by Mike Telin
While many in the Cleveland area may be familiar with the choral works of Lakewood native David Conte — his music is regularly performed by ensembles such as Good Company — his recent CD, Everyone Sang, offers another side of his vocal-writing talents. Released in August on the Arsis label, this two-disc set comprises engaging works for solo voice and piano, as well as voice and instrumental ensembles.
Conte, who chairs the composition department at the San Francisco Conservatory of Music, opens the album with four American Death Ballads. Written for tenor Brian Thorsett, the songs are inspired by Copland’s Old American Songs. Thorsett brings a warm tone, thoughtful phrasing, and perfect diction to Wicked Polly, The Unquiet Grave, The Dying Californian, and Captain Kid. Pianist John Churchill provides colorful support throughout.
Mezzo-soprano Kindra Scharich and pianist Kevin Korth deliver a pensive interpretation of Three Poems by Christina Rossetti. The third poem, “A Hope Carol,” is especially beautiful. Thorsett and Churchill are joined by cellist Emil Miland for Love Songs, of which the third, “The Moment,” is haunting. Disc one concludes with the title piece. Bass Matt Boehler, who is joined by Korth, sings with a richly hued voice during “Homecoming.” Boehler is powerful in his delivery of the fourth song, “Everybody Sang,” while Korth plays his technically challenging lines with ease.
Disc two is devoted to works for larger forces, beginning with Lincoln for baritone, English horn, trumpet, and string orchestra. Here Conte sets a text by John Stirling Walker, who uses quotes from Ralph Waldo Emerson’s eulogy for Lincoln. The vocalist, A.J. Glueckert, brings a reflective quality to the words. His higher range is particularly impressive. The instrumental soloists and the San Francisco Conservatory String Orchestra, under the direction of Marika Kuzma, contribute well-shaped phrases and tight ensemble to this Coplandesque work.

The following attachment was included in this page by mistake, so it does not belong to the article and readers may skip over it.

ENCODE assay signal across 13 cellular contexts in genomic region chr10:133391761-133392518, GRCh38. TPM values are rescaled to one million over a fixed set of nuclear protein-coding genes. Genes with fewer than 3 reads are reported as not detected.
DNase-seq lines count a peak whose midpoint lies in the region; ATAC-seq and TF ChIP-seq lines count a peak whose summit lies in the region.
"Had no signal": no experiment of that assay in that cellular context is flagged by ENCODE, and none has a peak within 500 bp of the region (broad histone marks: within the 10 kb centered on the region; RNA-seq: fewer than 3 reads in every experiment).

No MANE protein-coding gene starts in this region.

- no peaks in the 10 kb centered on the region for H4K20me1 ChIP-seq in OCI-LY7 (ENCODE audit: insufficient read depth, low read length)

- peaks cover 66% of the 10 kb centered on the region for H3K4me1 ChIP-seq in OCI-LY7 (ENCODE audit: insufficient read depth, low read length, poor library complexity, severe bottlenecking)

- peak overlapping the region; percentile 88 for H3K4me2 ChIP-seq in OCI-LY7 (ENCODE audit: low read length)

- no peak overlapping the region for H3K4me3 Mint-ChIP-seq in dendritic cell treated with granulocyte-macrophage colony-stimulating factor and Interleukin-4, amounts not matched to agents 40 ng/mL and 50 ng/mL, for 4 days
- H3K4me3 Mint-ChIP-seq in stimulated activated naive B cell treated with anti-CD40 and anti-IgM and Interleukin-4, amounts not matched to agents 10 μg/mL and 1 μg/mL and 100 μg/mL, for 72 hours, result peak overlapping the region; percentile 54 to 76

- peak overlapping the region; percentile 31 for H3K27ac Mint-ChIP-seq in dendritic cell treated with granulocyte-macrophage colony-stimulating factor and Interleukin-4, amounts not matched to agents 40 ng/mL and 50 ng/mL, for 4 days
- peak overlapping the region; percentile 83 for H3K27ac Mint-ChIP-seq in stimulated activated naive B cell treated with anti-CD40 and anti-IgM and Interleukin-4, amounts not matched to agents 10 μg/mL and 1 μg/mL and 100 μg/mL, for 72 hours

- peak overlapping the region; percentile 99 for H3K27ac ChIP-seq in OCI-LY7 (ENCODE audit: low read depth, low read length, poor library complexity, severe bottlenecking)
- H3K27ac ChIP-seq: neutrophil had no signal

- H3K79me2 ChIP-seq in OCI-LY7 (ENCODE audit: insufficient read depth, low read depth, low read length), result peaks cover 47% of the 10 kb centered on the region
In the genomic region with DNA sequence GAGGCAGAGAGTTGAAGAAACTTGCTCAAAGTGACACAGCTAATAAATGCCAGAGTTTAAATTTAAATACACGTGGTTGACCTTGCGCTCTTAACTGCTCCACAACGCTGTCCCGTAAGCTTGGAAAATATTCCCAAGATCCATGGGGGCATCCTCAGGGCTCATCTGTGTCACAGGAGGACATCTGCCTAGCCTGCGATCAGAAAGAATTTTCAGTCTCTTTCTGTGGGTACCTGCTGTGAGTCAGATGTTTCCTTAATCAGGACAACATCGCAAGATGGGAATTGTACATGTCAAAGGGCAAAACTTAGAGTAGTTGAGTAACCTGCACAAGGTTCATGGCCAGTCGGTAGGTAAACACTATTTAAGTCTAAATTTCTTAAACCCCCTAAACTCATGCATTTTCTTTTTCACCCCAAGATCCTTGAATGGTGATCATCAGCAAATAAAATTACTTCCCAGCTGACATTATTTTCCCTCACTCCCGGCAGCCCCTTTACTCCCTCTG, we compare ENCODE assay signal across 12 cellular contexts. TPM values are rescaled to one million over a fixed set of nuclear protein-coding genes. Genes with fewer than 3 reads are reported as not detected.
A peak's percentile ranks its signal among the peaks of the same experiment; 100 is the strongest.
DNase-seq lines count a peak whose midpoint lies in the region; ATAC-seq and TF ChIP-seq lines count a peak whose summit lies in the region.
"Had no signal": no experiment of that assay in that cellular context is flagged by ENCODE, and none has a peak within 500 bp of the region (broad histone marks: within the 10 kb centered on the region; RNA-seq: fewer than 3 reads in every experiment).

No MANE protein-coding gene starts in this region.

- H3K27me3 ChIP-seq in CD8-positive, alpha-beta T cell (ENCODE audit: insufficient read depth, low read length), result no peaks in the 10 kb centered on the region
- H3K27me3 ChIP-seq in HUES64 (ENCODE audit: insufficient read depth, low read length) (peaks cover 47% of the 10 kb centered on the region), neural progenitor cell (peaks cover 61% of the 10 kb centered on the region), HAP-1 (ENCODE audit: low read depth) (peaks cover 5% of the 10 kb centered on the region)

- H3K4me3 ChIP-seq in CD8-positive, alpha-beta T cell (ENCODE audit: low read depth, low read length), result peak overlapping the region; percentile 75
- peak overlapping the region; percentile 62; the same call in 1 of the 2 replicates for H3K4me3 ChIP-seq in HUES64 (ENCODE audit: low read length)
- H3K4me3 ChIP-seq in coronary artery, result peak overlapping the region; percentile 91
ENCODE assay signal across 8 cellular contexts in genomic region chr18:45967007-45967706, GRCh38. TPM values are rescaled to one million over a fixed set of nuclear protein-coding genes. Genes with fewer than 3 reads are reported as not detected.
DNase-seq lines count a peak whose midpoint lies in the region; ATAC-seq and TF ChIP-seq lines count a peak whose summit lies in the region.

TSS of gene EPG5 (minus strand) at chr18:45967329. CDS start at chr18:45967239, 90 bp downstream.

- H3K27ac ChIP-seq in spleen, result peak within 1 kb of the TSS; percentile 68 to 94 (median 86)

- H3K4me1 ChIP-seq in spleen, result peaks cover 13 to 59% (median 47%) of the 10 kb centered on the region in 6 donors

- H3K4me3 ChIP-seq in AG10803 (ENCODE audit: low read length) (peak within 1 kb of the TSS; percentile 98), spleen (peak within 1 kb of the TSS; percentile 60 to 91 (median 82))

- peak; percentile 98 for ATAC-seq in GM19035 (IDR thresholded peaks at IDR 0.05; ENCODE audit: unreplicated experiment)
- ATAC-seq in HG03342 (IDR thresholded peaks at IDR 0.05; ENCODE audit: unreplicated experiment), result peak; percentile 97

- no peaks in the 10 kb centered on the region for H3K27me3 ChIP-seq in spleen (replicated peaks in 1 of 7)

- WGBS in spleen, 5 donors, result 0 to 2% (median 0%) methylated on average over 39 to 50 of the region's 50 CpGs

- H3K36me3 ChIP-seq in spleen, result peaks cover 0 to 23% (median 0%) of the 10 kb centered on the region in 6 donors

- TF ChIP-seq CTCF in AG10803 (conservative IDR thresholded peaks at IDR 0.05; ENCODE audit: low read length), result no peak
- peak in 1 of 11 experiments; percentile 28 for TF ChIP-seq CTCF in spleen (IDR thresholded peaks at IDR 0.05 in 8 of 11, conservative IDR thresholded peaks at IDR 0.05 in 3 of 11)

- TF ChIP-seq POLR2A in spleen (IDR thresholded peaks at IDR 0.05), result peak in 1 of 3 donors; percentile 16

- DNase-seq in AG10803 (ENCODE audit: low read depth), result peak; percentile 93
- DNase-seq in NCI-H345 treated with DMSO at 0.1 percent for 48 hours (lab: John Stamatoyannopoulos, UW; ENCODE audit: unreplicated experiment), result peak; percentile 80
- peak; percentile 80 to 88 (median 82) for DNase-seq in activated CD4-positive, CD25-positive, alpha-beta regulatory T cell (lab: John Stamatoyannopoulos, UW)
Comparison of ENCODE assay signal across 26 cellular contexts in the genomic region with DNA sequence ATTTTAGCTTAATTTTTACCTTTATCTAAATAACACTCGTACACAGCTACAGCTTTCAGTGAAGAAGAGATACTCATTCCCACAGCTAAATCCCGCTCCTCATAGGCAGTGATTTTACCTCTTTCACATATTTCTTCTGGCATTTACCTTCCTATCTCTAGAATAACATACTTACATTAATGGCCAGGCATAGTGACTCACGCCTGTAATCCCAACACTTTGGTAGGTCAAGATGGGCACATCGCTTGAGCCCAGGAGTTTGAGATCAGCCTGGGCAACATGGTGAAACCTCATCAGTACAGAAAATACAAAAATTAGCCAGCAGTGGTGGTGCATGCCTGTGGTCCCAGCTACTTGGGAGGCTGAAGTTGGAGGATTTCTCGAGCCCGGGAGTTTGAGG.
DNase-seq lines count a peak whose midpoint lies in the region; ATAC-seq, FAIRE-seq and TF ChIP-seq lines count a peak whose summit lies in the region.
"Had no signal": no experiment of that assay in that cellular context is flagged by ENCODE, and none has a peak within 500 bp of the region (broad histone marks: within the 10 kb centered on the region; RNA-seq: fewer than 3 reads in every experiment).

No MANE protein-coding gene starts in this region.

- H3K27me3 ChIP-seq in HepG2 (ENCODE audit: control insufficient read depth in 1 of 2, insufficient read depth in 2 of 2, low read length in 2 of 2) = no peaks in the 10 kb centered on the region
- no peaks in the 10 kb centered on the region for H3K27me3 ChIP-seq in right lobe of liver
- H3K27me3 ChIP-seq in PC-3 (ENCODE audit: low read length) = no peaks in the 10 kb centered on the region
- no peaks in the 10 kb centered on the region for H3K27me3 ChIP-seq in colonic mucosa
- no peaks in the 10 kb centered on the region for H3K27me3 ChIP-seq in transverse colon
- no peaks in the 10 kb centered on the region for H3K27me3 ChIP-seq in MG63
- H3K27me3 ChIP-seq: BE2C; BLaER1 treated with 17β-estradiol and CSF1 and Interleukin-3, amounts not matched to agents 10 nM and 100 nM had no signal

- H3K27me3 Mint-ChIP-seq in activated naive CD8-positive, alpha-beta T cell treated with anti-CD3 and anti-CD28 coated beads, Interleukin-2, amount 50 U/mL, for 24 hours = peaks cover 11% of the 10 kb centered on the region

Soprano Marnie Breckenridge shines during the theatrical Sexton Songs. Her voice is flexible and full-bodied as she moves between lyrical lines and semi-spoken words in “Rowing.” She has a sassy swagger in “Her Kind.” In the fifth song, “Us,” she is at her most dramatic. Nicole Paiement and the SFCM New Music Ensemble deliver polished performances from beginning to end.
Everyone Sang concludes with the emotionally dramatic Requiem Songs for soprano, violin, harp, and string orchestra. Ann Moss’s long, fluid lines are exquisite in “Exaudi.” She easily negotiates the musical leaps and mood changes in “Dies Irae,” and gives a sense of hope to “In Paradisum.” Whether the music is lyrical or virtuosic, violinist Kay Stern is outstanding, along with harpist Douglas Rioth and the SFCM String Orchestra, conducted by Eric Dudley. Requiem Songs brings the album to a sublime conclusion.
Published on ClevelandClassical.com December 13, 2018.
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